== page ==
Once I was in the District of Columbia Superior Court Building, a hulking cement building that covers an entire city block in Washington, DC. I was sitting in the middle of a lengthy basement hallway bathed in a murky yellow light in the last chair of a long row of cold plastic chairs permanently attached to (ironically) the mustard colored tile floor. Along this hallway were a series of closed doors, and periodically, unsmiling people wearing badges and carrying stacks of files or briefcases would go in or out of these doors. The hallway echoed with the sound of footsteps of harried, worried, and confused people seeking information that seemed hard to come by. At the end of the hall was the cell block which held prisoners who would either be released with no charges against them or go into the courtroom to hear the charges being brought against them before being taken to prison. US marshals, the enforcement arm of the federal court, handcuffs hanging from their belts, went up and down the hall, looking very busy and very official.
A man dressed in a brown shirt and tan pants with a desperate look in his eyes came racing down the hall. He ran to the door into the drug testing area, and found it closed. He swore loudly in a deep bass voice. “I ran all the way here from Union Station and I missed it.” A blasé young man, whose pants rode so low on his hips that his lime green underwear lit up the hallway, told the man from Union Station that the lab hadn’t opened yet. The man stopped swearing and threw himself into one of the plastic chairs to wait for the drug lab to open.
A young woman dressed in blue jeans and a hunter green shirt sat down next to me. She seemed to be waiting for something, so I decided to talk to her. She could ignore me, cuss me out, or we could strike up a conversation.
I’ll have to admit that I was surprised that she seemed willing to chat. Turns out that she was waiting for her boyfriend to get out of the cell block where he’d been held overnight.
“Why?” I asked. Because he had touched her. By that she meant he had hauled off and hit her. “He’s jealous,” she said. “He doesn’t even want me to be around my family.”
I told her to be careful. “Did you know that’s abuse?” I asked.
She seemed genuinely shocked. “It is?” she said. “Yes,” I said.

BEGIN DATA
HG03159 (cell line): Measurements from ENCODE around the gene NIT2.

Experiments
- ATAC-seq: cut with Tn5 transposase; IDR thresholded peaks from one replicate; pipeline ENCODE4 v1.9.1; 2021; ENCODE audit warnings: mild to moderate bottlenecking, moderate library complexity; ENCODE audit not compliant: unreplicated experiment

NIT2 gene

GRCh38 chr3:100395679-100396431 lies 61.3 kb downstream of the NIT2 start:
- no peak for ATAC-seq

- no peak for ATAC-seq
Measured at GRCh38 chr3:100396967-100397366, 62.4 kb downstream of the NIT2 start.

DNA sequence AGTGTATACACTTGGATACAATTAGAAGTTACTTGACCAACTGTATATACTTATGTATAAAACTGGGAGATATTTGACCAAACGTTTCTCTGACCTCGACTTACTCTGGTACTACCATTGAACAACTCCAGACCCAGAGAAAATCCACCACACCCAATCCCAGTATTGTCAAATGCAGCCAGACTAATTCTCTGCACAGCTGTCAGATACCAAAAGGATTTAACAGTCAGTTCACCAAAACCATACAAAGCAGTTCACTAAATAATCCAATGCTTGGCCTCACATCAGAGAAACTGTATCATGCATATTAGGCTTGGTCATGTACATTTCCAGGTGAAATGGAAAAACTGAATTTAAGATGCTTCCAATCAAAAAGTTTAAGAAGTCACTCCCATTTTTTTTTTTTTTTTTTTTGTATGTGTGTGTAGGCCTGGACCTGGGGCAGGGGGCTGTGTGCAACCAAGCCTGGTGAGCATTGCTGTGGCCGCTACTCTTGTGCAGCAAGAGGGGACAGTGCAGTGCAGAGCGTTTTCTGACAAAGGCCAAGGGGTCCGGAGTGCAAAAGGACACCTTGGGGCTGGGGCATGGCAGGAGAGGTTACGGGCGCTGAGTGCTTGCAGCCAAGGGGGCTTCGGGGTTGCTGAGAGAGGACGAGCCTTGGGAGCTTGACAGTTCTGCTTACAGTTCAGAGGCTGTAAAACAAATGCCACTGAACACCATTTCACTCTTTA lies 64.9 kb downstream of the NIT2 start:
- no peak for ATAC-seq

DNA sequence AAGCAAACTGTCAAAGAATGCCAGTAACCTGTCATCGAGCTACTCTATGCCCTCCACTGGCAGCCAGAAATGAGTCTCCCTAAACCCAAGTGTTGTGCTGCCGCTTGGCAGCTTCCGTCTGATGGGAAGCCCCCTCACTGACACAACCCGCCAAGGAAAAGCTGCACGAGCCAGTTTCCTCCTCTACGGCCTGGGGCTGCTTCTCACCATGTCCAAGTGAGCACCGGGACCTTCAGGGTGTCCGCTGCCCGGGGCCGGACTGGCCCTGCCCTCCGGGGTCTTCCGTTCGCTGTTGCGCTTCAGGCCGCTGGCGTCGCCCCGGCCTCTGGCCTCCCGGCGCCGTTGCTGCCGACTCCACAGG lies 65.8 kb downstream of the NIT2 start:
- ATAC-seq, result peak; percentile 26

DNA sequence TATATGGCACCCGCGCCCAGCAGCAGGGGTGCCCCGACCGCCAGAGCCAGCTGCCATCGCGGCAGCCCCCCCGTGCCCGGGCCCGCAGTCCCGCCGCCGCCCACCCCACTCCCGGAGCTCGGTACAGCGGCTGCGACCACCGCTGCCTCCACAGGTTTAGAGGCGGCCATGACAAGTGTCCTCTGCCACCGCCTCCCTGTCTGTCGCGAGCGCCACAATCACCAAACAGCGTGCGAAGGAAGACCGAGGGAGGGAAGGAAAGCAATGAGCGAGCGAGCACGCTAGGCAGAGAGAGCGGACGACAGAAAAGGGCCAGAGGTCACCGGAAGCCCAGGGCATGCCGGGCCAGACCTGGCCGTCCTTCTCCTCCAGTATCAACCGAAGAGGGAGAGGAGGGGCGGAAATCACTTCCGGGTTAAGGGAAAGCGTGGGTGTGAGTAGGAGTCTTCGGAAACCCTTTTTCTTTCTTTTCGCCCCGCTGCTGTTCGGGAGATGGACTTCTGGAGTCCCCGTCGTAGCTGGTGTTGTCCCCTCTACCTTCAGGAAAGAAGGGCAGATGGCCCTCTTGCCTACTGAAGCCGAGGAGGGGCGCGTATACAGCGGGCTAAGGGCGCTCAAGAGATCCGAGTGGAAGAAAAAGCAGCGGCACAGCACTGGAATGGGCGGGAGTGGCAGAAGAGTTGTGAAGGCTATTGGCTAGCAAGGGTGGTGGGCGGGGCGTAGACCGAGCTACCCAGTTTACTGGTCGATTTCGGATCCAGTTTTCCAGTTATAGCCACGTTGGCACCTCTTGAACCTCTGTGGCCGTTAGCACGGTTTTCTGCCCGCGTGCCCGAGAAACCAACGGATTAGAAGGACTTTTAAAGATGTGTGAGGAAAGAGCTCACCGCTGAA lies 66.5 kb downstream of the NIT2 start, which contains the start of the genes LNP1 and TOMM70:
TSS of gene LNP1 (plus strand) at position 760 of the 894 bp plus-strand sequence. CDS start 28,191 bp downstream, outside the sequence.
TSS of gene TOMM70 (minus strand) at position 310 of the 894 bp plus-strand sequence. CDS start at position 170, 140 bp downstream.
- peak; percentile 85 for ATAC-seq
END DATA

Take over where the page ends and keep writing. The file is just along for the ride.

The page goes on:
She told me about his family. “His father’s just like that. His father beats up on his mother. She just puts her head down and doesn’t say anything.”
I could see her thinking about it, trying to tell herself that somehow her boyfriend would be different, that their life together would be different. “But he’s only hit me twice,” she said again, almost to herself.
Then some official looking person called her down the hall, and I could see them talking.
And then she came back, and she said to me in a sort of surprised daze, “He’s not getting out after all. Because they found out when they did a search on him that he’s been in here for hitting someone before, so they’re going to charge him.”
I told her, “You’re a beautiful woman. Go find yourself someone who won’t beat up on you.” She hugged me and went running down the hall.
Nicole is the mustard seed that I might have missed that day if we hadn’t had a conversation. But every day I pray for her, and hope that she’ll be ok and as Genevieve would say, that she’ll go find herself a good man.
I’ll never know the end of Nicole’s story, but I hope that the good seeds in her life will sprout and grow into newness of life.
So this parable of the mustard seed reminds me to look for the possibilities of the kingdom of God in the unlikeliest places, especially in seemingly God forsaken places like that basement hallway in Washington, D.C.
And here’s the second thing that this parable has made me consider this time around.
I’m relieved that the kingdom of God is an insignificant seed that grows into a shrub instead of into a mighty tree.
Because I want to be part of the kingdom of God, and I know I’ll never be a mighty tree—I’m just an ordinary person—an ordinary shrub. But when God gives the growth, I can grow into a shrub with large branches, so that the birds of the air can make nests in its shade.
So this parable is making me wonder.
I wonder what branches I’m going to put forth, and what birds of the air are going to come and make nests in the shade.
And I don’t know the answer to that, but I’m excited to ask the question and be open to the possibilities that God has in mind for me, because those possibilities, if they are truly from God, will be life giving for me and for those around me.
In his second letter to them, Paul told the Corinthians that we are always confident….for we walk by faith and not by sight…and we make it our aim to please God.
That’s what today’s parables about the kingdom of God are about for me this time around—having the faith to plant the seeds God gives me to plant, then having the confidence and the patience to leave the growth to God, and to make it my aim to please God every day in my sleeping and in my rising, as I wait for the kingdom of God to be fulfilled in my life; as I wait for everything old to pass away as God grows me into the new creation that God means for me to become.
And you, what do you wonder about as a result of this parable about the kingdom of God?
What do you imagine God has in mind for you?
And how will you aim to please God as you wait for God’s answers to your questions?